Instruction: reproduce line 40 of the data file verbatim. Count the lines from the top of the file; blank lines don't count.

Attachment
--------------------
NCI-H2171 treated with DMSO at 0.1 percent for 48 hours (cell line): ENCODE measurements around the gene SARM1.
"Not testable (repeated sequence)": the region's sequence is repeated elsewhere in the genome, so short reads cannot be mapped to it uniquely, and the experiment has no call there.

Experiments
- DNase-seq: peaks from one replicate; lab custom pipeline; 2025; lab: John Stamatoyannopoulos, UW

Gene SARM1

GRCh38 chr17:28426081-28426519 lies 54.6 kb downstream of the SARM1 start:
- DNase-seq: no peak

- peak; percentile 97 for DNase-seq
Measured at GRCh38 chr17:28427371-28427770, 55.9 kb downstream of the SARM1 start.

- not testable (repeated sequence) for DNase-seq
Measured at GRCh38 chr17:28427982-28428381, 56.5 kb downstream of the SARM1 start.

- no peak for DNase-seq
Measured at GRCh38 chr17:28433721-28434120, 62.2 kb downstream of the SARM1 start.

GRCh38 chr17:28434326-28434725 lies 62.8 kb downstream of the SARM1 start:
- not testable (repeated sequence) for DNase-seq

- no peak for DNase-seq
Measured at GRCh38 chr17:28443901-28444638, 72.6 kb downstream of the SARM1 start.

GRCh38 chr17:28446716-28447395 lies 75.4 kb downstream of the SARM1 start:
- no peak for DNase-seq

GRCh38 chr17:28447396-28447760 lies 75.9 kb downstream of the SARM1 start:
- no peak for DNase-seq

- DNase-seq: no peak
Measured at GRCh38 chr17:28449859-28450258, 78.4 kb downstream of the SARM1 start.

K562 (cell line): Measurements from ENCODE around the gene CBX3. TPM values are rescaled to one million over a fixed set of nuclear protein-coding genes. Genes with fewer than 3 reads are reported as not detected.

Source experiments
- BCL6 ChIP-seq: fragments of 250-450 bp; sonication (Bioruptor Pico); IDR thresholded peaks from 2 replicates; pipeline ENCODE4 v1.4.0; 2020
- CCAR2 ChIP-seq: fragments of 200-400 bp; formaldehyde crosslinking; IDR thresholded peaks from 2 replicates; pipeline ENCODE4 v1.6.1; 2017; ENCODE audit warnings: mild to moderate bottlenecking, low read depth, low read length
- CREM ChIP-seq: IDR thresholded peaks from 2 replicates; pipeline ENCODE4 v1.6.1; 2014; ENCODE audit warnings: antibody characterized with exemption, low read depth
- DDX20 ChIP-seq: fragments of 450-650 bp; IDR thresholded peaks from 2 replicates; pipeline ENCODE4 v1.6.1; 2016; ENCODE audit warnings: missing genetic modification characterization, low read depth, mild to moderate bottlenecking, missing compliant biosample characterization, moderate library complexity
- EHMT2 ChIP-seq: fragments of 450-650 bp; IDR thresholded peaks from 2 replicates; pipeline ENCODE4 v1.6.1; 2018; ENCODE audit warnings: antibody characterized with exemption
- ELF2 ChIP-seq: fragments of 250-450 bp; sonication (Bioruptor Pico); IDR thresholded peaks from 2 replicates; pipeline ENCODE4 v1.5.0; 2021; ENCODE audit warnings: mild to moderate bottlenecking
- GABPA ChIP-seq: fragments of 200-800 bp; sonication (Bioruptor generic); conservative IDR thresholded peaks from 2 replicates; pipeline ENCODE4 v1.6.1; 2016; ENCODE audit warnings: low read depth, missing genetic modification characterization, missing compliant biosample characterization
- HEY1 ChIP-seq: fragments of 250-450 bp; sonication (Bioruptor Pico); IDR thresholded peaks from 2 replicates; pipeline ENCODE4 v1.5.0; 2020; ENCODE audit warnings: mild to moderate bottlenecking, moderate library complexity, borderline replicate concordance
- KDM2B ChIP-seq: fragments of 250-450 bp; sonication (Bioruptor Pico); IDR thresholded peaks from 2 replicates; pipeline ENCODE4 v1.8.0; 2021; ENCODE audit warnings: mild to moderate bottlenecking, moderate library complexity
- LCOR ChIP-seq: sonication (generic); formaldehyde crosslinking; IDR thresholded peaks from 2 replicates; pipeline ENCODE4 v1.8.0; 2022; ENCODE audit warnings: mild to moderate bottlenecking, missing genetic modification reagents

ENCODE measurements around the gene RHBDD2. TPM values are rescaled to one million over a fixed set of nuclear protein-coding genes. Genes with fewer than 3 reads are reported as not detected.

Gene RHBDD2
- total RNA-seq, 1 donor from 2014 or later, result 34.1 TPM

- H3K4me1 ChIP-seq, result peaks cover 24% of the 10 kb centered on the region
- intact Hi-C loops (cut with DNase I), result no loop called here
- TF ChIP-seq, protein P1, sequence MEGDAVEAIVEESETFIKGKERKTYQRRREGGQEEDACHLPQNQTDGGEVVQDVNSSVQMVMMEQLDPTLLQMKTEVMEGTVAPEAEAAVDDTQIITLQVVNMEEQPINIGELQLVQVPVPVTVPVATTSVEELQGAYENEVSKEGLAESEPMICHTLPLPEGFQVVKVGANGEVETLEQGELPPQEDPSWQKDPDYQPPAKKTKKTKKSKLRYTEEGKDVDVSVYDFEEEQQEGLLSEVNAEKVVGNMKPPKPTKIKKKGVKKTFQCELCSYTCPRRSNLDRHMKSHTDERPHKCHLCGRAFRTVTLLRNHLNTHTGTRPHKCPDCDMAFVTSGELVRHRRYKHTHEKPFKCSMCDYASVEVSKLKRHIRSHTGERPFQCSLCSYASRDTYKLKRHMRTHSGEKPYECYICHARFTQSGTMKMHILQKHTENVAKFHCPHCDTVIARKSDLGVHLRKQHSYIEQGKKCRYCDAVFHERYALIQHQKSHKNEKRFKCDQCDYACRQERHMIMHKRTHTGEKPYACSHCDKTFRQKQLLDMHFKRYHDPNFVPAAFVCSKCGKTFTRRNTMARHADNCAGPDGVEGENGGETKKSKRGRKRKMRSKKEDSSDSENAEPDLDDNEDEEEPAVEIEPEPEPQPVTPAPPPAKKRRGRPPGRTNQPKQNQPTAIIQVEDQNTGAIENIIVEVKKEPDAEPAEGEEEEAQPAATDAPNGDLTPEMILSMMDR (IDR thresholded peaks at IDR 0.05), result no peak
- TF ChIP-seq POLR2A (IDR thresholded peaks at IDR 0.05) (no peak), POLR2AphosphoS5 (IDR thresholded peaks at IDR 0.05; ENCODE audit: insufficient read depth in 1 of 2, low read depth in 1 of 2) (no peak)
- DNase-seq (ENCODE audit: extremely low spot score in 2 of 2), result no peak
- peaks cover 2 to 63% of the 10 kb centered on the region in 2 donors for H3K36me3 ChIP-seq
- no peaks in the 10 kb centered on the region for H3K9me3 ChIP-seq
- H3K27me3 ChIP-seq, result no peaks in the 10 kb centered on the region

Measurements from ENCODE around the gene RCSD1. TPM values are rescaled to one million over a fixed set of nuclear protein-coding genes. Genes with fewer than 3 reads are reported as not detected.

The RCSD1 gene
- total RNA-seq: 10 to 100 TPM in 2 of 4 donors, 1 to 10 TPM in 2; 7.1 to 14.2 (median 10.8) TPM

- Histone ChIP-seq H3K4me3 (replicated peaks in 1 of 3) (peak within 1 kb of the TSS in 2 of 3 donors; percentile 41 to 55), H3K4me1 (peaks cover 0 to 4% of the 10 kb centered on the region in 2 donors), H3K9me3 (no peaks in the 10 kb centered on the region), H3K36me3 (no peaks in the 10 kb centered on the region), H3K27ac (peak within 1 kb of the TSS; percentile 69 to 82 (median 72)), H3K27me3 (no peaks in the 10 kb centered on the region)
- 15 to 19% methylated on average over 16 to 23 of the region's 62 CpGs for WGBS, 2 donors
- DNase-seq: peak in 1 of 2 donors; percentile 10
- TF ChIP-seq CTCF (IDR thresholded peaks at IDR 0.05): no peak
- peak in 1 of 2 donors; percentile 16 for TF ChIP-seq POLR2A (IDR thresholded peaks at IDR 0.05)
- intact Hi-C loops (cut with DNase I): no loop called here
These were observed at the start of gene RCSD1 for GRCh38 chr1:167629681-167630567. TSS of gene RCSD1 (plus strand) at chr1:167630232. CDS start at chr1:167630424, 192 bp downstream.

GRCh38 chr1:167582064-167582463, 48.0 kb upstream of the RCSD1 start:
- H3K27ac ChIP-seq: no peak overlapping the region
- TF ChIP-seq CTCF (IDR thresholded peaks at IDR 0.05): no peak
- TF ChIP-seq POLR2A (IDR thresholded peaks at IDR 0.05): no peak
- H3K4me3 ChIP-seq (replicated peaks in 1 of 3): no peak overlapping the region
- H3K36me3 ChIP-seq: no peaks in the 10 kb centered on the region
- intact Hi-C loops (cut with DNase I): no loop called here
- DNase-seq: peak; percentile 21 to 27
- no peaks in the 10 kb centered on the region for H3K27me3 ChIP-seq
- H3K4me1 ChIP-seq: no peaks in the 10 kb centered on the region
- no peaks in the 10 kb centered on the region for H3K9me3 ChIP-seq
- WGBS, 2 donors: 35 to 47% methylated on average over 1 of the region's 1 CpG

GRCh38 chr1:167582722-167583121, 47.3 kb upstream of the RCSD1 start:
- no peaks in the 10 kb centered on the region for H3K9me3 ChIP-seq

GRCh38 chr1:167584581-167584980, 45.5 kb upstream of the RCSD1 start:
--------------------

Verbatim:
- intact Hi-C loops (cut with DNase I), result no loop called here